The 60-year-old truck achieves...
The 60-year-old truck achieves a lower profile thanks to the combination of 18- and 20-inch wheels along with a full air suspension. LED taillights in the custom rear pan and a center brake light in the rear cab wall guarantee modern visibility.
Sometimes, if you work it right, you can get paid to do something you’d gladly do for free! Folks who work at something they love are the luckiest ones of all. That’s about how it worked out for Sam Turner, owner of Sam’s Garage in Roebuck, South Carolina. Sam loves old cars and trucks, enjoying them for more than 40 years and restoring them since 1988. He got started in the business by working nights and weekends until he had a strong enough customer base to establish a full-time business in 2006. A one-stop shop, Sam’s Garage has become the perfect source for the owner of a project vehicle who might need just a little extra help with the engine, suspension, paint, or interior.
Sam brings considerable credentials to the table. He not only works on customers’ rides, but also builds his own. Over the years, he has owned almost a dozen vintage vehicles with the Chevrolet brand as a clear favorite. He smiles when he recalls his 1935 Master Deluxe, a Street Rod of the Year contender, naming that car and this truck as two of his all-time favorites. Found in Augusta, Georgia, back in 2007, this ’51 five-window was a four-year build, finished in March 2011.
Like almost all of Sam’s projects, it began with a complete body-off restoration, assisted by his good friends Bobby Wolack and Dale Vicars. After boxing the frame, the team treated the vintage chassis rails with POR-15 Chassis Coat—a rust preventive paint that adds a black satin finish. A 16-gallon fuel cell was one of the first additions, between the reinforced rear framerails. Next on the list was a Mustang II suspension with rack-and-pinion power steering, drop spindles, and 11-inch disc brakes to modernize the front.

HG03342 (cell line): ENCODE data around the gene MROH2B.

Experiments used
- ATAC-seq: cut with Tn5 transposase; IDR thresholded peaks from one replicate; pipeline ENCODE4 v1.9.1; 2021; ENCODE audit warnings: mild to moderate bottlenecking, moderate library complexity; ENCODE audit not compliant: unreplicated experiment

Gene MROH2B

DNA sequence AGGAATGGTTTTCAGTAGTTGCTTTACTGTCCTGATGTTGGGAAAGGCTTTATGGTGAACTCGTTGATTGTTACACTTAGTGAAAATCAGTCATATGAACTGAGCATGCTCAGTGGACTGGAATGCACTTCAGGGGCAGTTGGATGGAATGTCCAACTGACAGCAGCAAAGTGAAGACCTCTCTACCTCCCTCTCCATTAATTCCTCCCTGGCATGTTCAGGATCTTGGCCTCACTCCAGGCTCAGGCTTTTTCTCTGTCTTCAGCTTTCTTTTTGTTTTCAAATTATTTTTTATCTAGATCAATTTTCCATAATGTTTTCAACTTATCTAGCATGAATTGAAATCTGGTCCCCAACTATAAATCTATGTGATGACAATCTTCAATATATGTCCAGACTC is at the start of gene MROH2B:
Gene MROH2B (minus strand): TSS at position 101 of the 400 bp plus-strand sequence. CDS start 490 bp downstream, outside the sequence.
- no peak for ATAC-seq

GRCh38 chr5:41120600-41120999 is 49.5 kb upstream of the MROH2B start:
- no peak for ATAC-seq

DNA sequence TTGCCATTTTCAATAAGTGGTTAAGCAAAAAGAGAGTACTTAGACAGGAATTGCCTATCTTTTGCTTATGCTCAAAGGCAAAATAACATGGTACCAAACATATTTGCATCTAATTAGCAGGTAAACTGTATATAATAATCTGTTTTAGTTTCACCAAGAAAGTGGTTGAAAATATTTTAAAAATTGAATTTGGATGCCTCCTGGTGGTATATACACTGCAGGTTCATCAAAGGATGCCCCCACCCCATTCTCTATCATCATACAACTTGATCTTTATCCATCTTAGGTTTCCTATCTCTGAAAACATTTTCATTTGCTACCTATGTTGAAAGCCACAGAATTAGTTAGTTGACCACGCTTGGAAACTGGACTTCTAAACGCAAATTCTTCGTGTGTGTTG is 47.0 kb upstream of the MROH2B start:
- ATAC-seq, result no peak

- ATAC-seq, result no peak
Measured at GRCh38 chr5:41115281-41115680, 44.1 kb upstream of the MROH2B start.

The upgrades to the truck...
The upgrades to the truck make it a great, high-performance cruiser with every modern convenience. Subtle styling touches include a one-piece hood, one- piece windshield, tightened front bumper, and tiny LED parking lights.
Out back, a triangulated four-link holds the ’71 El Camino 12-bolt rear fitted with a Richmond Limited Slip and 3.73 gears. Since adjustable altitude was one of the more important items on his list, Sam added ShockWaves to all four corners, activated by a pair of VIAIR compressors, 3⁄8-inch lines, and two 7-gallon reserve tanks. Just in case traffic gets heavy, a three-trumpet set of air horns under the cab is powered by the same system. Coys rims got the vintage rig rolling, filling the wheelwells with 18s up front and 20s in the rear. Sumitomo HTRZ 30- and 40-series radials add style and traction.
Motive power was an easy choice with the 5.3L Z71 Chevy easily fit into the vintage engine room. The modern, fuel-injected V-8 is essentially stock except for ceramic-coated Street and Performance headers feeding Flowmaster mufflers. It sends an estimated 325 hp to the beefy 4L80E automatic trans. Engine room dress-up touches include smooth inner fenders and firewall along with a unique fiberglass engine cover, crafted from such diverse elements as a soccer ball, aluminum foil, cardboard, and fiberglass. Southern Rods provided the remote reservoir, polished alternator, and A/C compressor, mounted low and out of sight.
The 327ci V-8, teamed up with...
The 327ci V-8, teamed up with the 4L80E automatic trans, guarantees the vintage truck will keep up with modern traffic. Inner fenders and firewall are smooth and a soccer ball helped form the unique fiberglass engine shroud.